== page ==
Here’s something regarding Geographic Information Systems [GIS] sure to grab someones attention. One of my main advertisers, LumiViz, is holding a Month of 10% Savings of GIS Services special offer. LumiViz is a small computer-based geoscientific mapping, modeling, and visualization services outfit with an extremely impressive array of technical experience and applied skills.
LumiViz is high-energy, and they promise to have more of these special offers for different software environment service areas as time goes on. I’ve listed the guidelines and rules for the GIS Services 10% Savings Month offer below.
- All transactions, correspondence, calculations, communications, and output are to be completed in English and US Dollars;
- Work tasks associated with this limited time special offer will be completed inside the ESRI ArcGIS 10.0 environment;
- Out of scope services will be categorized as a different Purchase Order under the full, standard rate for LumiViz GIS Services;
- Offer only valid for Purchase Orders executed and signed between May 9, 2012 at 12:00:00 a.m. Eastern Daylight Time until June 9, 2012 at 11:59:59 p.m. Eastern Daylight Time;
- A fixed point of completion will be identified and codified in the Scope of Services (Scope of Work) and Purchase Order such that there is a definitive end-point in work completed as part of the 10% Savings offer;
- LumiViz Certificates of Insurance will be provided during preview of the Scope of Services; and
- Scheduling for multiple potential clients’ projects will proceed on a “first come – first serve” basis with minor adjustments based upon individual client schedules.
In a direct agreement between LumiViz and a client business, a draft Purchase Order will be generated. Once agreement to the terms above has been reached, LumiViz will adjust its rates to match a 10% discount on the total cost to the client, and a Final Purchase Order will be signed.
Third Party Broker:
An opportunity exists for an individual to act as a third party broker between LumiViz and a potential client for the term of the offer. The third party broker must first contact LumiViz to state their intention. This is best done via e-mail to adequately establish a time stamp (for scheduling purposes). Next, the third party broker should introduce the potential client to LumiViz. Once complete, the potential client and LumiViz will proceed with a Scope of Services (Scope of Work) and Purchase Order at the full, standard rate for LumiViz GIS Services. If the Purchase Order is accepted, the third party broker will be awarded 10% of the total Purchase Order. To clarify, the potential client in a third party brokerage will NOT receive the discount; however, the broker WILL receive 10% of the cost of the Purchase Order. Third party brokers have every liberty to split their 10% however they wish for incentive purposes (5% to the broker and 5% savings to the client). Payment of the 10% to the third party broker will commence as soon as the invoice cycle terms of payment become effective and realized by LumiViz (this can range anywhere between 30-90 days, sometimes shorter or longer). LumiViz will NOT be held responsible in any way for conflicts of interest based upon the third party broker’s current employer or other financial limitations.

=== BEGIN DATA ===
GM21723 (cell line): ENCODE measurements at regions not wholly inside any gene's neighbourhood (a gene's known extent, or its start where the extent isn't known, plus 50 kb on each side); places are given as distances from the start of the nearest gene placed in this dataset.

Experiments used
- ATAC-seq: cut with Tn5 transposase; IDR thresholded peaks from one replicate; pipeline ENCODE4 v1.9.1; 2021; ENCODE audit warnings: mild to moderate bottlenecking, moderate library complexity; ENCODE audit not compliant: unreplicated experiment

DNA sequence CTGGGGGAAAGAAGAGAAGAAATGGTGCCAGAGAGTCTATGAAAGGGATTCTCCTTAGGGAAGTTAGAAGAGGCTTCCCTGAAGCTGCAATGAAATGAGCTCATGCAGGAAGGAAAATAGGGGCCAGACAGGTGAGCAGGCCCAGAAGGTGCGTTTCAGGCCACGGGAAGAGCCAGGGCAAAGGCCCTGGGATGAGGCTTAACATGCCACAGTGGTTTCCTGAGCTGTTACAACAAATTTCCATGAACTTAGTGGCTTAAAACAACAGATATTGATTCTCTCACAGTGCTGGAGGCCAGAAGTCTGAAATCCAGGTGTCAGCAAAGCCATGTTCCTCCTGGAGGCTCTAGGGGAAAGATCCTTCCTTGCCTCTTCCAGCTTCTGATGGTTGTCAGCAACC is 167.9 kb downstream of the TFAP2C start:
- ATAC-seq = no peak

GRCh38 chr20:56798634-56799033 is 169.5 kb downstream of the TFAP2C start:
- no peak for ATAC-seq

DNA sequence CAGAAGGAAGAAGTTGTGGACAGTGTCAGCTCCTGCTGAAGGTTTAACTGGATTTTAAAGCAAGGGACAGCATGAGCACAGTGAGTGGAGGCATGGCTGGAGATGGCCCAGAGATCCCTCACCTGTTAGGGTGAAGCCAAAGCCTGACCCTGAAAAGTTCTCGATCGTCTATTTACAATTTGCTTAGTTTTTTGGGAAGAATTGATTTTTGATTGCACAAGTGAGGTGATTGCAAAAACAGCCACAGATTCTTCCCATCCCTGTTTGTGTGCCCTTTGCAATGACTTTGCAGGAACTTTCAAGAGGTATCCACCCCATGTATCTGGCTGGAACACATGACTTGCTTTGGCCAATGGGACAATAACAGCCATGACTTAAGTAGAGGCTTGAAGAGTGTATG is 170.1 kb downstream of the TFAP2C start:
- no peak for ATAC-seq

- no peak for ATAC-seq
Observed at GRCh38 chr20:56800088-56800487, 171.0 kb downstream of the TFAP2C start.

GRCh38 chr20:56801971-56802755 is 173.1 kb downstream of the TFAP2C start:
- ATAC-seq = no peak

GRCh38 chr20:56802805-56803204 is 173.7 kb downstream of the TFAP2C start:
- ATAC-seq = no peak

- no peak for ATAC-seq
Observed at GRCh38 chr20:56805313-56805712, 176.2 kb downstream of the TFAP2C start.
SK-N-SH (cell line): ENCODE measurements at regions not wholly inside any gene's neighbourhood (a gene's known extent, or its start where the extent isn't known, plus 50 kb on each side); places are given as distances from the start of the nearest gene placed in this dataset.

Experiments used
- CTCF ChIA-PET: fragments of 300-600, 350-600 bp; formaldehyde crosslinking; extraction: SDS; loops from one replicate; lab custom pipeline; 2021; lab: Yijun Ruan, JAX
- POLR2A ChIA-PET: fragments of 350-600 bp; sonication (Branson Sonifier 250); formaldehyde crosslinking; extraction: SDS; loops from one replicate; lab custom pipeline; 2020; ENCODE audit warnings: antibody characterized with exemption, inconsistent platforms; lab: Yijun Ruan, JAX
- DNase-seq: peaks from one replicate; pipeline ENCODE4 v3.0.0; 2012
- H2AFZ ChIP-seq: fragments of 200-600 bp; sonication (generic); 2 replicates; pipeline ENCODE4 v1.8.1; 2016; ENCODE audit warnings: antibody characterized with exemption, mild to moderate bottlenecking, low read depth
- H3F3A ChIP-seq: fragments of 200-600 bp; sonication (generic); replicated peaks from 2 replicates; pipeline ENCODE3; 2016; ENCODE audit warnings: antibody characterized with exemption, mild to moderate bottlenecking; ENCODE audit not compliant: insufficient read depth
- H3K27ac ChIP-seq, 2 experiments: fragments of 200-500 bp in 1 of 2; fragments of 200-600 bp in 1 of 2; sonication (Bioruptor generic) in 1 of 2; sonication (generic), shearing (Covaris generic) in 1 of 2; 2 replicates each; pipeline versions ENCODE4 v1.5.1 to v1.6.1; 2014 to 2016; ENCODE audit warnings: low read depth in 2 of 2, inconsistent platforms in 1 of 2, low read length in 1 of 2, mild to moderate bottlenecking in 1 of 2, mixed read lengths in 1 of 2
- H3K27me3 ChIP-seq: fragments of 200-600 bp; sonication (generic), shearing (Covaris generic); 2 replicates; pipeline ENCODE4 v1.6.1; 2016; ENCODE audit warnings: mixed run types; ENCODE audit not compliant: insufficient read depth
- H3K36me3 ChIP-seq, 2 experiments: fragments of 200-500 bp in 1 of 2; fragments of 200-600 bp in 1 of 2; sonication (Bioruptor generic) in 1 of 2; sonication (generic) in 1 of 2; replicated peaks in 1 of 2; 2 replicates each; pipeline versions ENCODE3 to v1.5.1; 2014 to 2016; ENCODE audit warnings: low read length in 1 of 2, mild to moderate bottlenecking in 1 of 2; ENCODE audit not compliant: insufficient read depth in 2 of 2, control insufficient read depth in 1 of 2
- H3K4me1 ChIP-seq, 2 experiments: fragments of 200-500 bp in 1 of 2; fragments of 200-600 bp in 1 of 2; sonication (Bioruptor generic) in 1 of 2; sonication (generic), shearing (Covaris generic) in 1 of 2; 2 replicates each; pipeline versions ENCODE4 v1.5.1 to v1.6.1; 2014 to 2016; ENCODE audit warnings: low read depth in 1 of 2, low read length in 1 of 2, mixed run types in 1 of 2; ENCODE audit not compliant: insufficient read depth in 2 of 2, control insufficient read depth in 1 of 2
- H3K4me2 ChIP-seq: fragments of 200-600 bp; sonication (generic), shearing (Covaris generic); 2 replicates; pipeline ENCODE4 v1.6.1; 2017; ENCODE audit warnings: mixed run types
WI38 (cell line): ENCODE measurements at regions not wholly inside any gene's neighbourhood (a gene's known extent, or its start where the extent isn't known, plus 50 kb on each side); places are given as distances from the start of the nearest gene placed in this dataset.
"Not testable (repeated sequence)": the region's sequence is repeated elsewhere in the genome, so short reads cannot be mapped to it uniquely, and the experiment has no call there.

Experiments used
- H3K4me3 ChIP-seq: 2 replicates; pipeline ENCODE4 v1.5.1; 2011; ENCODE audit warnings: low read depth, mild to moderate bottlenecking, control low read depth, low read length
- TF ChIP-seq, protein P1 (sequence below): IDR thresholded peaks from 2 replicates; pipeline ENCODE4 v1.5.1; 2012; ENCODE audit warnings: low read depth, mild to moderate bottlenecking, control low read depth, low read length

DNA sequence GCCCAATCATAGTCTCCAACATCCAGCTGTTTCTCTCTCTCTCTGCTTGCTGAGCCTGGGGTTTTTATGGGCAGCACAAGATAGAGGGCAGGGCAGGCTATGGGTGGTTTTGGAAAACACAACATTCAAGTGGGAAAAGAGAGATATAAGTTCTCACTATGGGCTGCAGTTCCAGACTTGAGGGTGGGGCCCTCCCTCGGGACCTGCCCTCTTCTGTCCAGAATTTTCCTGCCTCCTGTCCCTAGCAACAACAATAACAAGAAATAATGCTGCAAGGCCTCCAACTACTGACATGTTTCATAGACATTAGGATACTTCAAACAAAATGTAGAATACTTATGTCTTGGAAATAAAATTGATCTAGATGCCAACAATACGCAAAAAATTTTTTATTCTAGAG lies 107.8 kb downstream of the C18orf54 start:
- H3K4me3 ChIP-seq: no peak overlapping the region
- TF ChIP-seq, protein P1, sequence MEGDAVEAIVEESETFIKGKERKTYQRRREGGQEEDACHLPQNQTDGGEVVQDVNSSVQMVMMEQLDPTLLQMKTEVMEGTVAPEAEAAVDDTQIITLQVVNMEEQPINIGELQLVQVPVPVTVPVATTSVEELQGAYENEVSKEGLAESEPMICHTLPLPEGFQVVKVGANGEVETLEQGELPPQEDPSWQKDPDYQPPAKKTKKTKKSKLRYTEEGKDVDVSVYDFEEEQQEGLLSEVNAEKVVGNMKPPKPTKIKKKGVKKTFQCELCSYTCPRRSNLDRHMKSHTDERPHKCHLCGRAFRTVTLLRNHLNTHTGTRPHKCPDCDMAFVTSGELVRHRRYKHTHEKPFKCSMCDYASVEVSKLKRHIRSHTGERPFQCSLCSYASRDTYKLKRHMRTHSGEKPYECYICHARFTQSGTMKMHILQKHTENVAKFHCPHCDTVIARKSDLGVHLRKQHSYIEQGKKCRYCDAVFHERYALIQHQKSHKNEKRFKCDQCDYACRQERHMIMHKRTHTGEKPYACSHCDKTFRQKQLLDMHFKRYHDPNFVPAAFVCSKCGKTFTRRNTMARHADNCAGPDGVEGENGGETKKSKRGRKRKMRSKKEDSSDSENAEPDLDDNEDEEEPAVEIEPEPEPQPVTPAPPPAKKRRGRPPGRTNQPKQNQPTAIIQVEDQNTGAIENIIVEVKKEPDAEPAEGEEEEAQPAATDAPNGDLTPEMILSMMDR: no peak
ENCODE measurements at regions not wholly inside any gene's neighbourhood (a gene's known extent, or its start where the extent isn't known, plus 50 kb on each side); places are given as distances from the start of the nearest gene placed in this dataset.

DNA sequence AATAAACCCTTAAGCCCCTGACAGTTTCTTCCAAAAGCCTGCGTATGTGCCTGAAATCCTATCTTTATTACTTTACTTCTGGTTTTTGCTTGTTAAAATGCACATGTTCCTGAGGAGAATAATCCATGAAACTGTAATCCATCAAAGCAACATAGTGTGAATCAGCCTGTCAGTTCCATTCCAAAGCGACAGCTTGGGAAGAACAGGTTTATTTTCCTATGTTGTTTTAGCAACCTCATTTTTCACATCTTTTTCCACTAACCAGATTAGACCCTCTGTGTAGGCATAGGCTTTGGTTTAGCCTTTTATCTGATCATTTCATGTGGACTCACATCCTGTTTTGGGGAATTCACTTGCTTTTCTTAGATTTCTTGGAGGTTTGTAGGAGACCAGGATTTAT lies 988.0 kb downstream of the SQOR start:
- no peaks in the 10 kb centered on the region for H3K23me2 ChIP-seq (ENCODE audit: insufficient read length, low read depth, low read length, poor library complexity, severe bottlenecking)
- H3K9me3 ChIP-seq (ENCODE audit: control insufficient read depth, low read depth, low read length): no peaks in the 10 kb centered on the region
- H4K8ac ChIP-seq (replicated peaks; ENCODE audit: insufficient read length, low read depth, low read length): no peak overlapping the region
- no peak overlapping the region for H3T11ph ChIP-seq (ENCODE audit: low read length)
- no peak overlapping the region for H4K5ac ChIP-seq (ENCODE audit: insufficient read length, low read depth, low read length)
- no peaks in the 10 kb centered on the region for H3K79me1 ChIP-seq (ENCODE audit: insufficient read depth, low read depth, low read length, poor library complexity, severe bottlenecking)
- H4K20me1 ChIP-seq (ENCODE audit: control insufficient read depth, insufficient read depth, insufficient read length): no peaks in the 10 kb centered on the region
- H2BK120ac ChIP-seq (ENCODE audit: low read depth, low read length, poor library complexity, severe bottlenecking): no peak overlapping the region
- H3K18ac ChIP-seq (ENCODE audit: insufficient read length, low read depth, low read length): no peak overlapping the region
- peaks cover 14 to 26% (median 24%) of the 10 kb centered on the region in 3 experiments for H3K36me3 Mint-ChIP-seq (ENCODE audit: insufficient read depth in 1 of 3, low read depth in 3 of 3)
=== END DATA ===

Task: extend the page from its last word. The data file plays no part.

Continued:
This is pretty cool. It definitely says that the larger the project, the larger the savings for a potential client. For any third party brokers, it’s a chance to brush up their marketing skills. And, I can see that there is a huge benefit in search page rankings for LumiViz and increasing their network with other industry professionals. Any ways, good luck to all involved. I am eager to see how this turns out. If anyone has anything to say about the results, feel free to comment in this blog post. I have a million things to do, so I might not be able to squeeze that strike and dip lesson in before next weekend.
It was hiding in plain sight. Let me get through some other issues and then I’ll post some pics, the location, and the structural information…
Hey y’all Happy New Year! I’ve been remiss in my writing and photographs due to the holidays. I hope y’all had a really great end of year times. Don’t forget to write “2012 ” on your checks. It usually takes me about 2 months to remember myself.
I have some videos of some geologic stuff; however, after a recent trip to New York State I found myself with some sort of sinus and throat thing. So, I have no voice and don’t really want to talk to you like Marlon Brando, capicé?
In the meantime, if you’re in need of any graphic and/or logo design, please check out Carly McElroy’s page HERE. Miss McElroy is available to help you out with just about any project despite having a wee little bit of university left. She will design customized corporate, organizational, team, and small business logos, so give her a shout:
Happy New Year to all!
Check out this web page for the Online Geoengineering Library powered by Geoengineer.org. I haven’t given it a rigorous test yet since geologic engineering and geotechnical are not my primary fields, but it looks pretty nifty:
Online Geoengineering Library
Well, I say quick, but not entirely. It took me 3 hours to hike up to this location. Then I saw this scene. I thought it looked pretty cool but knew it was going to be difficult to develop unless I went black & white.